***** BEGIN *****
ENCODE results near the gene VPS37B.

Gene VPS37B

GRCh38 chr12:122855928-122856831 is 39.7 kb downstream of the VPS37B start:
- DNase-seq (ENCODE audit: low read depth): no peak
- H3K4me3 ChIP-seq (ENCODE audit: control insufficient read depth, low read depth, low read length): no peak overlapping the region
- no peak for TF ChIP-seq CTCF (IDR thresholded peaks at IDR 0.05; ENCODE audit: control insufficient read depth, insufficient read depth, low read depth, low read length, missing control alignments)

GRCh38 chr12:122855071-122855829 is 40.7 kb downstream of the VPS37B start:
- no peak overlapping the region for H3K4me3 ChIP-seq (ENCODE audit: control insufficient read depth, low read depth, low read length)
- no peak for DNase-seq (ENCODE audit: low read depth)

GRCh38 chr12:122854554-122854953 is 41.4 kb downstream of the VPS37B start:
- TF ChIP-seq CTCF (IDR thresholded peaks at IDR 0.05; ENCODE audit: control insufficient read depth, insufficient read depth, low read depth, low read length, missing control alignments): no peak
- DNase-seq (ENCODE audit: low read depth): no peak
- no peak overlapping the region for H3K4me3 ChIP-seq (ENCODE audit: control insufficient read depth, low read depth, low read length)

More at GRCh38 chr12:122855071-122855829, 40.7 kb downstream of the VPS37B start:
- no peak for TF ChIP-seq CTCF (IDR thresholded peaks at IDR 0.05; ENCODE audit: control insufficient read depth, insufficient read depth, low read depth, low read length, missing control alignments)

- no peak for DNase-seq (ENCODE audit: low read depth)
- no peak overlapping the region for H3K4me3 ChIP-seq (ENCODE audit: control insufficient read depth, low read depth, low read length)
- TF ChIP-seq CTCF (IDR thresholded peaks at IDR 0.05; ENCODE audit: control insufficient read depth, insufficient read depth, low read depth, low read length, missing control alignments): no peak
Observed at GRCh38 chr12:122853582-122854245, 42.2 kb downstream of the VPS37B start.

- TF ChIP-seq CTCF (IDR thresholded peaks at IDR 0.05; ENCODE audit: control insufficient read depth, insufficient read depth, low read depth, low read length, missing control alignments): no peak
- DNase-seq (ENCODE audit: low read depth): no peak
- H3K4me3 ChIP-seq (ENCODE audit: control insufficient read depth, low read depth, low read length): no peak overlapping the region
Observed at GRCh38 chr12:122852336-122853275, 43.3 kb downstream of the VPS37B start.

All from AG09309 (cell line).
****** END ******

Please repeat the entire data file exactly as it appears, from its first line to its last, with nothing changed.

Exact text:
ENCODE results near the gene VPS37B.

Gene VPS37B

GRCh38 chr12:122855928-122856831 is 39.7 kb downstream of the VPS37B start:
- DNase-seq (ENCODE audit: low read depth): no peak
- H3K4me3 ChIP-seq (ENCODE audit: control insufficient read depth, low read depth, low read length): no peak overlapping the region
- no peak for TF ChIP-seq CTCF (IDR thresholded peaks at IDR 0.05; ENCODE audit: control insufficient read depth, insufficient read depth, low read depth, low read length, missing control alignments)

GRCh38 chr12:122855071-122855829 is 40.7 kb downstream of the VPS37B start:
- no peak overlapping the region for H3K4me3 ChIP-seq (ENCODE audit: control insufficient read depth, low read depth, low read length)
- no peak for DNase-seq (ENCODE audit: low read depth)

GRCh38 chr12:122854554-122854953 is 41.4 kb downstream of the VPS37B start:
- TF ChIP-seq CTCF (IDR thresholded peaks at IDR 0.05; ENCODE audit: control insufficient read depth, insufficient read depth, low read depth, low read length, missing control alignments): no peak
- DNase-seq (ENCODE audit: low read depth): no peak
- no peak overlapping the region for H3K4me3 ChIP-seq (ENCODE audit: control insufficient read depth, low read depth, low read length)

More at GRCh38 chr12:122855071-122855829, 40.7 kb downstream of the VPS37B start:
- no peak for TF ChIP-seq CTCF (IDR thresholded peaks at IDR 0.05; ENCODE audit: control insufficient read depth, insufficient read depth, low read depth, low read length, missing control alignments)

- no peak for DNase-seq (ENCODE audit: low read depth)
- no peak overlapping the region for H3K4me3 ChIP-seq (ENCODE audit: control insufficient read depth, low read depth, low read length)
- TF ChIP-seq CTCF (IDR thresholded peaks at IDR 0.05; ENCODE audit: control insufficient read depth, insufficient read depth, low read depth, low read length, missing control alignments): no peak
Observed at GRCh38 chr12:122853582-122854245, 42.2 kb downstream of the VPS37B start.

- TF ChIP-seq CTCF (IDR thresholded peaks at IDR 0.05; ENCODE audit: control insufficient read depth, insufficient read depth, low read depth, low read length, missing control alignments): no peak
- DNase-seq (ENCODE audit: low read depth): no peak
- H3K4me3 ChIP-seq (ENCODE audit: control insufficient read depth, low read depth, low read length): no peak overlapping the region
Observed at GRCh38 chr12:122852336-122853275, 43.3 kb downstream of the VPS37B start.

All from AG09309 (cell line).